Have I not commanded you? Be strong and courageous. Do not be afraid; do not be discouraged, for the LORD your God will be with you wherever you go. ~ Joshua 1:9
Now faith is the substance of things hoped for, the evidence of things not seen. ~ Hebrews 11:1
Now the God of hope fills you with all joy and peace in believing, that ye may abound in hope, through the power of the Holy Ghost. ~ Romans 15:13
The LORD is my strength and my shield; my heart trusts in him, and he helps me. My heart leaps for joy, and with my song I praise him. The LORD is the strength of his people, a fortress of salvation for his anointed one. ~ Psalm 28:7-8
Today marks the last edition of the regular distribution of DeSales Daily for Spring 2020. We hope that you have enjoyed the special feature, Salesian Strength, which was designed to offer inspiration to the University Community from our own community members. Without doubt, this semester we have needed inspiration.
A good number of you have remarked how you have enjoyed the reflections that our colleagues have written. Indeed, we have a wealth of spirit and grace among us. What a gift to share it with each other!
I also want to thank Kristin Laudenslager and Dave Oblas for their technical work with this feature.
As we conclude for the semester, I thank, on behalf of us all, those who contributed to Salesian Strength. I trust we are richer—and stronger—because of their insights and generosity.
Blessings of health and safety to you and those you love.
Fr. Kevin Nadolski, OSFS
Vice President for Mission
Thanks to our Colleagues
Jim Greenfield, OSFS
Dan Wisniewski, OSFS
Doug Burns, OSFS
Kevin Nadolski, OSFS
For once, for a long time,
we have time,
we have time.
Everything’s stopped and we’re reduced to ourselves.
Let’s go back to ourselves,
let’s take advantage of the confinement
to descend into ourselves
and discover reasons to be, to exist, to rejoice.
No more noise, no more hurry, no more stress.
Let’s not fill that apparent void that can be frightening…
by way of busy lives or distractions:
let us remain within ourselves, given to ourselves,
in truth, in freedom, free from all that encumbers us.
We have within us the resources we need…
to live, to relive, to develop the joy of life.
Finally time, finally time to be simply!
Time to watch, to think quietly,
time to read, reread, re-read his vital links,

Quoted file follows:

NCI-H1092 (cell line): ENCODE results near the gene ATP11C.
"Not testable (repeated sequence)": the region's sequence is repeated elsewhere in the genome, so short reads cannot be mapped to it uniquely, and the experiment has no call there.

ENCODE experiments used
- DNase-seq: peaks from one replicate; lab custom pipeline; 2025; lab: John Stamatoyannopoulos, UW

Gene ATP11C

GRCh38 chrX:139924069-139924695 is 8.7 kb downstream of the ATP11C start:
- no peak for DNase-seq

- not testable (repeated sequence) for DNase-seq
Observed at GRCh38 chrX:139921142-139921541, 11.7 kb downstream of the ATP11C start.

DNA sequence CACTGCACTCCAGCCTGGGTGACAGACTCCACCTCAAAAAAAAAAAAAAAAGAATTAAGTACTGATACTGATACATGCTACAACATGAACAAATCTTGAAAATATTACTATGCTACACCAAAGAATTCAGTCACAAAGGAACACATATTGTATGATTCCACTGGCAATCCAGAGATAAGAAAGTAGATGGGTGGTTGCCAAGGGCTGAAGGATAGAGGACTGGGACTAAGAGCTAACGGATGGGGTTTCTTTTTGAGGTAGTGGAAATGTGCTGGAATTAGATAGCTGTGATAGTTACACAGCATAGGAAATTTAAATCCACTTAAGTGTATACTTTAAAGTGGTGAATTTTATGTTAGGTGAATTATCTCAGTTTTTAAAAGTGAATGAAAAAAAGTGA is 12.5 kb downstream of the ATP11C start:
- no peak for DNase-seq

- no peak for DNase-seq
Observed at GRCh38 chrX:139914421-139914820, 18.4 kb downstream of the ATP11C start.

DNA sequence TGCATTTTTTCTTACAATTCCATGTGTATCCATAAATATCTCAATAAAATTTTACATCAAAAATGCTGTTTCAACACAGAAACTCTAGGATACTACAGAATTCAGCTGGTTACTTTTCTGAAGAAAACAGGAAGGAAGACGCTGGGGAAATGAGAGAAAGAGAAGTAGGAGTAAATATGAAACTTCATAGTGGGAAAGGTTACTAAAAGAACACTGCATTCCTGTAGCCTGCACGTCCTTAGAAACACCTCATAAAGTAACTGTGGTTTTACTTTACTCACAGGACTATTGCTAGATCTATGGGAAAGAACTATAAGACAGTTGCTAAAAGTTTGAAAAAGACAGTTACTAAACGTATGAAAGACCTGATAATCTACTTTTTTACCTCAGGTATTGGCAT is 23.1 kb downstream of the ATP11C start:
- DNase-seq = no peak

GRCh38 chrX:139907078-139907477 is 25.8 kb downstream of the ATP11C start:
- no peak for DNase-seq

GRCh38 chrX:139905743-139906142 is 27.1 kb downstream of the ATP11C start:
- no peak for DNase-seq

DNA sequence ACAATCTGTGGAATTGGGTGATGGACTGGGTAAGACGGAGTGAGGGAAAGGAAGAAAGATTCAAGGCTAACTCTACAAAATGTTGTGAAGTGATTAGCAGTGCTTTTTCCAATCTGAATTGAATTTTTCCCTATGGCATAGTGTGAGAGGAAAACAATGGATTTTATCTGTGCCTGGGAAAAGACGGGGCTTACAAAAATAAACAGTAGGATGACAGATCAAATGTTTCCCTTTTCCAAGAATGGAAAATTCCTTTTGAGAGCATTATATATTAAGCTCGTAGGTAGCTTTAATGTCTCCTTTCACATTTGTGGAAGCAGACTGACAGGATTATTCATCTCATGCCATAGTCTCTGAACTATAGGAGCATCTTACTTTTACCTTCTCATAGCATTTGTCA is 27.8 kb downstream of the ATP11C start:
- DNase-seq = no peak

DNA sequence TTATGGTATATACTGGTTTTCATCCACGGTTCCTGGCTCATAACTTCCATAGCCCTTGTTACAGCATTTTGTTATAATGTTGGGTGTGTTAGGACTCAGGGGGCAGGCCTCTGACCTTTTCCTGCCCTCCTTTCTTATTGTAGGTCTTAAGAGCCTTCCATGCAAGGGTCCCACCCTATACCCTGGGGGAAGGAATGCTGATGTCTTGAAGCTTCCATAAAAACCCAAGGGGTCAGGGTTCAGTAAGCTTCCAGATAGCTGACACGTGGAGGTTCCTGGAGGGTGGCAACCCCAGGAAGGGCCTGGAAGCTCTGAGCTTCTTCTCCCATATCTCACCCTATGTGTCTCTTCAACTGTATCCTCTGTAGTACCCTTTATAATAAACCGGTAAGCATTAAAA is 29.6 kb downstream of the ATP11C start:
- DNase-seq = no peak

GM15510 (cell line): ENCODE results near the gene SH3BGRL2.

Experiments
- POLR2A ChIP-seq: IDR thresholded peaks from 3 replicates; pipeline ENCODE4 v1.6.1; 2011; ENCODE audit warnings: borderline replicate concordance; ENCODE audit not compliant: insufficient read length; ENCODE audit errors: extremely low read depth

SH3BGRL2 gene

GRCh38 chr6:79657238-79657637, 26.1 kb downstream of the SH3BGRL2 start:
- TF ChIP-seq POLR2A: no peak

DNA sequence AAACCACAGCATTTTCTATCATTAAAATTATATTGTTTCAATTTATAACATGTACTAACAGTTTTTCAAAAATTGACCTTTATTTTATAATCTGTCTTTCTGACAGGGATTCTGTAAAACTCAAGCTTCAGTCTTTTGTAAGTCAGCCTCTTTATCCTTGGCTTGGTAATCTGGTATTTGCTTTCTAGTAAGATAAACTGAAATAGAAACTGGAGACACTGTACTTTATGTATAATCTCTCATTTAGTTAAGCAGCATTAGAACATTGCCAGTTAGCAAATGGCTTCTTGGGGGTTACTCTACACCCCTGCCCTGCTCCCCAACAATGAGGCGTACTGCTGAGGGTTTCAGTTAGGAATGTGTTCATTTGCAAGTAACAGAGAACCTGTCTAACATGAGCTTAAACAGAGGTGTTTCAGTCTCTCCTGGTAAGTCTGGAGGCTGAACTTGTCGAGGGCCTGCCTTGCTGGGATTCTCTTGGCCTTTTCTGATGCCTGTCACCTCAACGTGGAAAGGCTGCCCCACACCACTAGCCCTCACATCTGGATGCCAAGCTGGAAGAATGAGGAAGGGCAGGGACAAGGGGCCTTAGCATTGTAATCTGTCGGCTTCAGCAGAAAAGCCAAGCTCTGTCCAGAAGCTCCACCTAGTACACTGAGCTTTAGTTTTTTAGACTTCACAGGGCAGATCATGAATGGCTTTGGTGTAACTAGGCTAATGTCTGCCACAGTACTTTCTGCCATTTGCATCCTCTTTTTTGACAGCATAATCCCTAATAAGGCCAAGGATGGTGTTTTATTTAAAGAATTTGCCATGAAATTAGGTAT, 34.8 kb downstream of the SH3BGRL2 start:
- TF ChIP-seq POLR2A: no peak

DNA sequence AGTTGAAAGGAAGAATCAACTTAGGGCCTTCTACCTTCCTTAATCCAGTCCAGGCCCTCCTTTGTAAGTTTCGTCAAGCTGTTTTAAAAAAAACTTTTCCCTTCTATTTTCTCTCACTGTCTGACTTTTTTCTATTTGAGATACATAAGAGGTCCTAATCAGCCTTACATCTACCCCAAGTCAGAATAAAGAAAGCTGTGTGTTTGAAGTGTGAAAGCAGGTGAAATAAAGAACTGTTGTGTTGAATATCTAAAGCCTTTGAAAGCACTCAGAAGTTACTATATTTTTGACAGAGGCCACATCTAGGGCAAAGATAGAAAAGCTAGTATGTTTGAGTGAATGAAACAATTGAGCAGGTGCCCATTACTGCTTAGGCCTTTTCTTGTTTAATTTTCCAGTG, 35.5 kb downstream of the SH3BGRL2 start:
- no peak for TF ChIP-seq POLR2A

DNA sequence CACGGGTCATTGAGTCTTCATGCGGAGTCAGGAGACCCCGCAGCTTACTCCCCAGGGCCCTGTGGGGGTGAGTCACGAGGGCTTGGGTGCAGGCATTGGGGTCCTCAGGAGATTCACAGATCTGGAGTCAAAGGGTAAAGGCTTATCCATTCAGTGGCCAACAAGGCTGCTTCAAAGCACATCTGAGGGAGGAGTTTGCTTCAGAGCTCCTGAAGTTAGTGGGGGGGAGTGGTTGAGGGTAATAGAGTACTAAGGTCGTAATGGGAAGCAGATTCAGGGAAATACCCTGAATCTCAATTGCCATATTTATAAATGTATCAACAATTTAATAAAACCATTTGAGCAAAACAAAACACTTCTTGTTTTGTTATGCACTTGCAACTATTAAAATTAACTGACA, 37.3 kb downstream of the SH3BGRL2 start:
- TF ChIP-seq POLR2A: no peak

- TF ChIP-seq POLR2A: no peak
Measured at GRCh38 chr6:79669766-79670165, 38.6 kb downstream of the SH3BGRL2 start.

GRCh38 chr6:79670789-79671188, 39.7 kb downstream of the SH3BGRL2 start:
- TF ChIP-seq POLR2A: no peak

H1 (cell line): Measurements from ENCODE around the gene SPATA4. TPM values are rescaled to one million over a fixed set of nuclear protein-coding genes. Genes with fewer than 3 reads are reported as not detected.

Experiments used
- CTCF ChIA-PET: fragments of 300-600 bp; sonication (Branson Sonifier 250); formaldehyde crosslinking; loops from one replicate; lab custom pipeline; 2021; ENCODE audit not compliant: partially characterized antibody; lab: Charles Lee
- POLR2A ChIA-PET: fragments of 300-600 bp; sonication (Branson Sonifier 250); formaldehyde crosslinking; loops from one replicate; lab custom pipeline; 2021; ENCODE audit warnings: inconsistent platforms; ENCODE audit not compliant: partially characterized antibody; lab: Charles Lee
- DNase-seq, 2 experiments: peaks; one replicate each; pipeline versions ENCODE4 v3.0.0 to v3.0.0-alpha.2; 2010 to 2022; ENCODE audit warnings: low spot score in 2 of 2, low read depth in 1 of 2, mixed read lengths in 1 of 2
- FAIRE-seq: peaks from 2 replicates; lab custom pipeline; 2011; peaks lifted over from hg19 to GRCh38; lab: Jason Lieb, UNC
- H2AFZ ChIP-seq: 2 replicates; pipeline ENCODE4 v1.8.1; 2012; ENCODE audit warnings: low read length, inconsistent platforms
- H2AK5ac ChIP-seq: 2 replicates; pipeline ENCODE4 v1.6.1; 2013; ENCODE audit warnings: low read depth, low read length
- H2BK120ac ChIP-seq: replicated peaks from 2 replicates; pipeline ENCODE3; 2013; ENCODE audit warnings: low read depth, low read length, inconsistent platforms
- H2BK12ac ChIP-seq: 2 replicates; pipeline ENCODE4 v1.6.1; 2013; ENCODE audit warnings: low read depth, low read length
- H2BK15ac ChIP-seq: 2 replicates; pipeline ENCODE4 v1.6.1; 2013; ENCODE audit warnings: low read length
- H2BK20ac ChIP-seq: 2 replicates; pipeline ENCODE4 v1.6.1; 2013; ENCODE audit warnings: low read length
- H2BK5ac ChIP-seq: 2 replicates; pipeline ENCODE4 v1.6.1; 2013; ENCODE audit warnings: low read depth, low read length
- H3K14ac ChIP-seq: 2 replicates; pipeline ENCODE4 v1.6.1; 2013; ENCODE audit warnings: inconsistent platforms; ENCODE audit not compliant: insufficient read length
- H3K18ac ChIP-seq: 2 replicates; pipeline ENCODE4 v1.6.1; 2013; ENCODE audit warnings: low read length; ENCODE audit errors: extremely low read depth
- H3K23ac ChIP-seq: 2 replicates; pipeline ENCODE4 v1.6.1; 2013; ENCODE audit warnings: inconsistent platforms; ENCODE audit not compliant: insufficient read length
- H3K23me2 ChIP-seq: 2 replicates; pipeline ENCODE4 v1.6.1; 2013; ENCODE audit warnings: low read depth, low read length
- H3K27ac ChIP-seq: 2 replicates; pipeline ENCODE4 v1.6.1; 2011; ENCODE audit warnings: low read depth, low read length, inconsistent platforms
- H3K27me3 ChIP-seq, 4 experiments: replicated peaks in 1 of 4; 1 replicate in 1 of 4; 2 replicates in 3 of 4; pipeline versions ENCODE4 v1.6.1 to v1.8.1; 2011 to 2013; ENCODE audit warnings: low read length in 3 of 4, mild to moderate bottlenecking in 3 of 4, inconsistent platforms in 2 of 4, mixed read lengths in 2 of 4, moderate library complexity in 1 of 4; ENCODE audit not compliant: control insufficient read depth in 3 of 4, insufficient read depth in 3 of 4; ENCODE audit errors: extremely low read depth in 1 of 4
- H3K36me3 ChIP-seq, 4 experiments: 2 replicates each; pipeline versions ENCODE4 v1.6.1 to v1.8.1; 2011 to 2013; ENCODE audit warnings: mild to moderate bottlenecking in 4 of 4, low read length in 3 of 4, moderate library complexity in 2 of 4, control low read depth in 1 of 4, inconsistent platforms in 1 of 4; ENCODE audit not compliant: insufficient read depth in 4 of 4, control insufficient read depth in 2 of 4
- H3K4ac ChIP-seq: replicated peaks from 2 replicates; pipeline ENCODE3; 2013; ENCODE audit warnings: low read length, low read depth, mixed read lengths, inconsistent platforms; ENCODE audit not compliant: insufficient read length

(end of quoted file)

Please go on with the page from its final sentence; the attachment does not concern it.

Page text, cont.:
review its commitments, define its priorities.
Finally deflated by what is wind, by what is vain..;
Finally confident, confident through confinement.
Let us rediscover the taste of simplicity and frugality.
Free from what is cluttering us up
and brought back inside our homes,
within ourselves, let’s cultivate this rediscovered interiority.
Let us not retreat into solitude or isolation:
Let’s enjoy being alone, to give more quality to our relationships.
Let us rediscover silence in order to make better use of speech.
Can we still read while relaxing in a chair?
Do we give ourselves the time to reread
what has built us: classics, novels, poetry, various wisdoms? Are we still able to really listen to music,
not as background music
that keeps us from going down into our deepest hearts,
but to join the unspeakable in us?
Space is limited for us now.
Do we take advantage of this to rediscover what surrounds us:
the house, those who live in it, nature?
We finally have the possibility to stay close to our loved ones.
Let’s give them our time. Let’s take time with them:
Spouses, children, parents, neighbors.
“Time is more important than space”
likes to repeat Pope Francis.
This is the time to verify it, to live it.
Do we have the experience of prayer,
of a living, life-giving connection to that which is beyond us?
Let’s give ourselves a breath of fresh air,
let’s open our bronchial tubes wide to God’s Breath.
Let’s learn to breathe differently, for a long time,
to talk, to pray, to sing.
Our thoughts of confinement, our friendship and our prayer…
are particularly concerned with the sick and dying
and to all those who assist them to the point of heroism.
If we know how to make the most of this time that is given us, freed,
we will expand our spaces of life, of reflection, of love.
After the ordeal of this confinement, this forced general shutdown..,
we will come back again, renewed, from this withdrawal, from this retreat,